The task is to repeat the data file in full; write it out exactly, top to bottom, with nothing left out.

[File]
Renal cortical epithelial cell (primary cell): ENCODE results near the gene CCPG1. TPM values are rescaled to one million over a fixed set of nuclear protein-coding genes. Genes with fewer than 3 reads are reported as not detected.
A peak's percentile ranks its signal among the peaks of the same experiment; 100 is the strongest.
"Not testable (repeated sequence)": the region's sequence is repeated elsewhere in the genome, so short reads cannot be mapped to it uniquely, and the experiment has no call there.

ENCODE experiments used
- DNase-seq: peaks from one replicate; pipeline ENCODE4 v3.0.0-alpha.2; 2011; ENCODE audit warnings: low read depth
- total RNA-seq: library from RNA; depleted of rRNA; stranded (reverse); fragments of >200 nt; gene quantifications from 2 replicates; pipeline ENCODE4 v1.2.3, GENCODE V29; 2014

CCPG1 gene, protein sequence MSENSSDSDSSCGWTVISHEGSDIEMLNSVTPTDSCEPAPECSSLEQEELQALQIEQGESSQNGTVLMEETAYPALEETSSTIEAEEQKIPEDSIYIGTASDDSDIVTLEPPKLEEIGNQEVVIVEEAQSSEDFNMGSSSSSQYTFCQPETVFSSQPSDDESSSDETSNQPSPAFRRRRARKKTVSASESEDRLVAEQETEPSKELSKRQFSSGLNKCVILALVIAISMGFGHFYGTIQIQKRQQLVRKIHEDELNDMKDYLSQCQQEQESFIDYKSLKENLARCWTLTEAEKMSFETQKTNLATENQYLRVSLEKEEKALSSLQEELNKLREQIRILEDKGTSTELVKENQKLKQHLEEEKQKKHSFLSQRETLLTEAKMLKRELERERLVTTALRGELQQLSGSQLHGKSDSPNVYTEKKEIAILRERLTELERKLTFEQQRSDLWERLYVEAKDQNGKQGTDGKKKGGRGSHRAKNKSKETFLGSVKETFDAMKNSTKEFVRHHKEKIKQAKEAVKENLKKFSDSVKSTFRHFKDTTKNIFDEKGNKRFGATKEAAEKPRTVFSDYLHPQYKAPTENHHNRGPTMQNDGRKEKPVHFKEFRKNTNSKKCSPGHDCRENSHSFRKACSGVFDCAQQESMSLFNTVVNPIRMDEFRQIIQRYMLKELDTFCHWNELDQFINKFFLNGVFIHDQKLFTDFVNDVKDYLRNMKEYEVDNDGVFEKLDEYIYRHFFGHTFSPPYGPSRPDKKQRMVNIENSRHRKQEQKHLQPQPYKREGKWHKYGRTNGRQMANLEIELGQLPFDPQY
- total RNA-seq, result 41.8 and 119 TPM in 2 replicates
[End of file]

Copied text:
Renal cortical epithelial cell (primary cell): ENCODE results near the gene CCPG1. TPM values are rescaled to one million over a fixed set of nuclear protein-coding genes. Genes with fewer than 3 reads are reported as not detected.
A peak's percentile ranks its signal among the peaks of the same experiment; 100 is the strongest.
"Not testable (repeated sequence)": the region's sequence is repeated elsewhere in the genome, so short reads cannot be mapped to it uniquely, and the experiment has no call there.

ENCODE experiments used
- DNase-seq: peaks from one replicate; pipeline ENCODE4 v3.0.0-alpha.2; 2011; ENCODE audit warnings: low read depth
- total RNA-seq: library from RNA; depleted of rRNA; stranded (reverse); fragments of >200 nt; gene quantifications from 2 replicates; pipeline ENCODE4 v1.2.3, GENCODE V29; 2014

CCPG1 gene, protein sequence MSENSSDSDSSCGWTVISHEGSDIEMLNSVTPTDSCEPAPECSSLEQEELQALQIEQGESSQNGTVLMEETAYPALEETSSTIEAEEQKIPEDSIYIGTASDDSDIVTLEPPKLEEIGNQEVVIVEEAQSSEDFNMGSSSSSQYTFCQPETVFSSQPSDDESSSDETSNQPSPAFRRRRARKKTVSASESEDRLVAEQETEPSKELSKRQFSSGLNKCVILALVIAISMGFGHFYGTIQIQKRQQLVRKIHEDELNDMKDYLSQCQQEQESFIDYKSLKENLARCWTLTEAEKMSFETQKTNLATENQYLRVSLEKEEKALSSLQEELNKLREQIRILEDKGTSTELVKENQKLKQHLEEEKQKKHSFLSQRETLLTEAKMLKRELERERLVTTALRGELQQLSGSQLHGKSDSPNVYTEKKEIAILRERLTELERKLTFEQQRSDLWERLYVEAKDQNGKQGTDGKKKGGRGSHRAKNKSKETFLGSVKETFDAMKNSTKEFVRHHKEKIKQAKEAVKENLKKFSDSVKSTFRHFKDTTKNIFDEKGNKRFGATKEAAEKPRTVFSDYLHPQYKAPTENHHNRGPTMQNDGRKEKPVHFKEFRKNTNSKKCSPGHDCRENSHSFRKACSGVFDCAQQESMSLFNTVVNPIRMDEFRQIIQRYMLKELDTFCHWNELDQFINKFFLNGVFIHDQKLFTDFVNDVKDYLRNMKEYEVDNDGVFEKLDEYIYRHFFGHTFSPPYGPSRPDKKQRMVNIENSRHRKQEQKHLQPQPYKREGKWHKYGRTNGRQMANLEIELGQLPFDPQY
- total RNA-seq, result 41.8 and 119 TPM in 2 replicates